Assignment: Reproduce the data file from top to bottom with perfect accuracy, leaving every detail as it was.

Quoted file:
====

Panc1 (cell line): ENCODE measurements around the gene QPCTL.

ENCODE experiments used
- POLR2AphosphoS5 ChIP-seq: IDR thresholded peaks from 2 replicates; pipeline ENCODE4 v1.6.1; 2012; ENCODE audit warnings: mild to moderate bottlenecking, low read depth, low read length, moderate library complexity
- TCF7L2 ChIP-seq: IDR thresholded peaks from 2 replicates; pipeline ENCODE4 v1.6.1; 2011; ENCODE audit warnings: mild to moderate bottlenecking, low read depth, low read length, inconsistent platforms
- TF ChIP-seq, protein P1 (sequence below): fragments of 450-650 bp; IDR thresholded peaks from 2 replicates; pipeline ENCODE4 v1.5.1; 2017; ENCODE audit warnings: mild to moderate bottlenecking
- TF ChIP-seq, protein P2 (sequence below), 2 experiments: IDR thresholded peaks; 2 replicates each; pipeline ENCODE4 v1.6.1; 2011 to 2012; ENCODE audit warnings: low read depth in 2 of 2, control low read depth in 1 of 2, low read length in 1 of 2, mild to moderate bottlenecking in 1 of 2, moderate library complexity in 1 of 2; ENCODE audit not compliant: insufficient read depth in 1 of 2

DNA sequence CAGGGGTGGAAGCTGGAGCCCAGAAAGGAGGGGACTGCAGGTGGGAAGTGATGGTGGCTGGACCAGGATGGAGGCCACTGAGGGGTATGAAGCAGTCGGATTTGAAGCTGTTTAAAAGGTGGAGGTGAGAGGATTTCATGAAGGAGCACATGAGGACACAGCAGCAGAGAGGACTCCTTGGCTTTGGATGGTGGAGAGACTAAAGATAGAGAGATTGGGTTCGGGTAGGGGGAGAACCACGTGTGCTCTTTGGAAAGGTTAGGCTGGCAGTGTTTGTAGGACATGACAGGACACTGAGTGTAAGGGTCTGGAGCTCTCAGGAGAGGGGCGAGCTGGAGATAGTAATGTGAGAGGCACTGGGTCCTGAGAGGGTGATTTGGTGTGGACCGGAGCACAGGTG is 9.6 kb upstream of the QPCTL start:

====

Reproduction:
Panc1 (cell line): ENCODE measurements around the gene QPCTL.

ENCODE experiments used
- POLR2AphosphoS5 ChIP-seq: IDR thresholded peaks from 2 replicates; pipeline ENCODE4 v1.6.1; 2012; ENCODE audit warnings: mild to moderate bottlenecking, low read depth, low read length, moderate library complexity
- TCF7L2 ChIP-seq: IDR thresholded peaks from 2 replicates; pipeline ENCODE4 v1.6.1; 2011; ENCODE audit warnings: mild to moderate bottlenecking, low read depth, low read length, inconsistent platforms
- TF ChIP-seq, protein P1 (sequence below): fragments of 450-650 bp; IDR thresholded peaks from 2 replicates; pipeline ENCODE4 v1.5.1; 2017; ENCODE audit warnings: mild to moderate bottlenecking
- TF ChIP-seq, protein P2 (sequence below), 2 experiments: IDR thresholded peaks; 2 replicates each; pipeline ENCODE4 v1.6.1; 2011 to 2012; ENCODE audit warnings: low read depth in 2 of 2, control low read depth in 1 of 2, low read length in 1 of 2, mild to moderate bottlenecking in 1 of 2, moderate library complexity in 1 of 2; ENCODE audit not compliant: insufficient read depth in 1 of 2

DNA sequence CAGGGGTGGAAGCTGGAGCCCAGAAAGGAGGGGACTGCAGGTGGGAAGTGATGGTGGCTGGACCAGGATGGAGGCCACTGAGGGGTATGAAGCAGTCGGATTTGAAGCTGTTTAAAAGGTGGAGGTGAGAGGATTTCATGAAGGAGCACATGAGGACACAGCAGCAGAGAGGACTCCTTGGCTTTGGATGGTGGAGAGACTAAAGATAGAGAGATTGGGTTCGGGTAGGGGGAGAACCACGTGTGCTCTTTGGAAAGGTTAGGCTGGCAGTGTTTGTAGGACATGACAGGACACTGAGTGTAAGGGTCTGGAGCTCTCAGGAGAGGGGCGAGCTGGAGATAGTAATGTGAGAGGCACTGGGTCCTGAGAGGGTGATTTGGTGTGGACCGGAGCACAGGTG is 9.6 kb upstream of the QPCTL start: